Baucus, Grassley comment on Forbes.com story about specialty hospitals
M E M O R A N D U M
TO: Reporters and Editors
FR: Erin Shields, for Senator Baucus, 202/224-4515; Jill Kozeny, for Senator Grassley, 202/224-1308
RE: Story on specialty hospitals posted today on Forbes.com
DA: Thursday, February 21, 2008
Chairman Max Baucus and Ranking Member Chuck Grassley of the Senate Committee on Finance issued the following statement about the story that appeared today on Forbes.com
regarding specialty hospitals. Together, Senators Grassley and Baucus have worked to address
problems with the growth of specialty hospitals, including the negative effect on community
hospitals and the lack of on-site emergency services and resulting risks for specialty hospital
Here is the statement from Senators Baucus and Grassley:
“Forbes.com's one-sided story adds little to the current debate of whether physicianowned
limited service hospitals are good for Medicare beneficiaries or the Medicare program.
There is certainly much to applaud when the market innovates to produce better quality health
care and there are no doubt many people whose true aim with these limited service hospitals is to do just that. But the story misses the central point of the debate because it fails to mention the wealth of available evidence recognizing that these physician-owned limited service facilities are far less likely to treat the sickest of the sick. That is because physician investors have the power to engage in cherry picking, which means treating the more profitable, healthier patients AT the facilities they own, but sending the uninsured, underinsured or high risk patients elsewhere. The story also ignores the fact that the potential for more profits often induces the physician investor to order more procedures than are needed, which puts patients at increased risk and unnecessarily drives up health care costs.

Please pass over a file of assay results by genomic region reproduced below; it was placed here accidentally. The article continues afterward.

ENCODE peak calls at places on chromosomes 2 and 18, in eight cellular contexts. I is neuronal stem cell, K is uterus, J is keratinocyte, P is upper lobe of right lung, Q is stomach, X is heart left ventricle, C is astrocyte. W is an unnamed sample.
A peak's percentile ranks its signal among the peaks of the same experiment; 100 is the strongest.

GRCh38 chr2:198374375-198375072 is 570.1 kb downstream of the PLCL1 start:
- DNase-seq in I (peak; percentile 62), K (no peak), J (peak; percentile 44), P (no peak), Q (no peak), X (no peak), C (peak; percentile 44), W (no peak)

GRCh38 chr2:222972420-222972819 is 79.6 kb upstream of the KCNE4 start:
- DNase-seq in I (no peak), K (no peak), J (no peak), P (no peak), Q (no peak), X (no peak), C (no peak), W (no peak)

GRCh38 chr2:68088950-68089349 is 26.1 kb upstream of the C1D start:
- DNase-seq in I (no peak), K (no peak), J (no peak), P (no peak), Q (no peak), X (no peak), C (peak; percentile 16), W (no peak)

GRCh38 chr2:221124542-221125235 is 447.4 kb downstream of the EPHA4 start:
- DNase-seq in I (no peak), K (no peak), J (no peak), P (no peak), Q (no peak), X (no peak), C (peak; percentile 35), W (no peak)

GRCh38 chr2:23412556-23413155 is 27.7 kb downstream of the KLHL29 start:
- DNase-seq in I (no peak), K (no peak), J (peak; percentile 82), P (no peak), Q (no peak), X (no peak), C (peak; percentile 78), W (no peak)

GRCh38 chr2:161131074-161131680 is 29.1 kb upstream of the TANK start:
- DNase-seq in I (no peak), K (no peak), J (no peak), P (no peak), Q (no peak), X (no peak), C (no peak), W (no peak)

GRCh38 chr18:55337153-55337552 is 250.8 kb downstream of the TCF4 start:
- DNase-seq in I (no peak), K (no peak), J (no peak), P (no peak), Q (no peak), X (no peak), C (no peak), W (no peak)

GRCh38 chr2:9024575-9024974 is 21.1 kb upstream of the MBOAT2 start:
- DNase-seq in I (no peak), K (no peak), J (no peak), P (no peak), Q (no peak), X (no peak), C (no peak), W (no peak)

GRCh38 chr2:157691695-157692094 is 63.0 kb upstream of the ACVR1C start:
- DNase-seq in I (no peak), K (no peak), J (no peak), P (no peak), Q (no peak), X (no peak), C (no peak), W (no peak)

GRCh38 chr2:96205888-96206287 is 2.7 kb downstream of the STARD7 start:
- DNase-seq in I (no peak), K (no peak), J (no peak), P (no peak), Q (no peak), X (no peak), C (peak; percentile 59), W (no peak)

“This story also fails to mention any of the shortcomings of so-called specialty hospitals.
For instance, there’s no reference to the deaths of patients treated at Oregon and Texas facilities that could not provide adequate emergency care. We’re concerned about any hospital that relies on dialing 911 to rush a failing patient to a community hospital. In fact, the Department of Health and Human Services Inspector General recently found that dialing 911 was part of the emergency response procedures at 66 percent of the physician-owned limited service hospitals examined. More significantly, 34 percent of these facilities maintained policies of dialing 911 to obtain medical assistance to stabilize a patient.
“Innovation and competition are good but only on a level playing field. There is nothing
innovative about self-interested physicians cherry picking patients. This practice threatens the
financial health of community hospitals and their ability to provide all types of health care
services to their communities, and that’s not good for anyone.”
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